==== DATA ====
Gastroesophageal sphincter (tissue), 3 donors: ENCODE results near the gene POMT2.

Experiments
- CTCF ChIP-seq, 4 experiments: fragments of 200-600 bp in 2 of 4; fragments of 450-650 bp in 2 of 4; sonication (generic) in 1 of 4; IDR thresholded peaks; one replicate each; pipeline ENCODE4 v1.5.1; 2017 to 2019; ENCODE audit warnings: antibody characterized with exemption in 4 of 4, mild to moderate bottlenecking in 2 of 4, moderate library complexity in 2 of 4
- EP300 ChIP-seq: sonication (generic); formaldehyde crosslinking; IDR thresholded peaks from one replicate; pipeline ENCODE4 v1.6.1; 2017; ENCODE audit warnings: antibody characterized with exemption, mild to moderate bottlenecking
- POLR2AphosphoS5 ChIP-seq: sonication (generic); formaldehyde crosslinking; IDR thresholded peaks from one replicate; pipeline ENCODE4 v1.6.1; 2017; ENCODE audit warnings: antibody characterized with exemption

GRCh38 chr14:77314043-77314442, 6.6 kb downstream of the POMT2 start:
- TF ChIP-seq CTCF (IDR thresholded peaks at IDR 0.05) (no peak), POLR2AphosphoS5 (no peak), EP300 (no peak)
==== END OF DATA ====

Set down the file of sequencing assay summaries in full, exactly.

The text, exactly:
Gastroesophageal sphincter (tissue), 3 donors: ENCODE results near the gene POMT2.

Experiments
- CTCF ChIP-seq, 4 experiments: fragments of 200-600 bp in 2 of 4; fragments of 450-650 bp in 2 of 4; sonication (generic) in 1 of 4; IDR thresholded peaks; one replicate each; pipeline ENCODE4 v1.5.1; 2017 to 2019; ENCODE audit warnings: antibody characterized with exemption in 4 of 4, mild to moderate bottlenecking in 2 of 4, moderate library complexity in 2 of 4
- EP300 ChIP-seq: sonication (generic); formaldehyde crosslinking; IDR thresholded peaks from one replicate; pipeline ENCODE4 v1.6.1; 2017; ENCODE audit warnings: antibody characterized with exemption, mild to moderate bottlenecking
- POLR2AphosphoS5 ChIP-seq: sonication (generic); formaldehyde crosslinking; IDR thresholded peaks from one replicate; pipeline ENCODE4 v1.6.1; 2017; ENCODE audit warnings: antibody characterized with exemption

GRCh38 chr14:77314043-77314442, 6.6 kb downstream of the POMT2 start:
- TF ChIP-seq CTCF (IDR thresholded peaks at IDR 0.05) (no peak), POLR2AphosphoS5 (no peak), EP300 (no peak)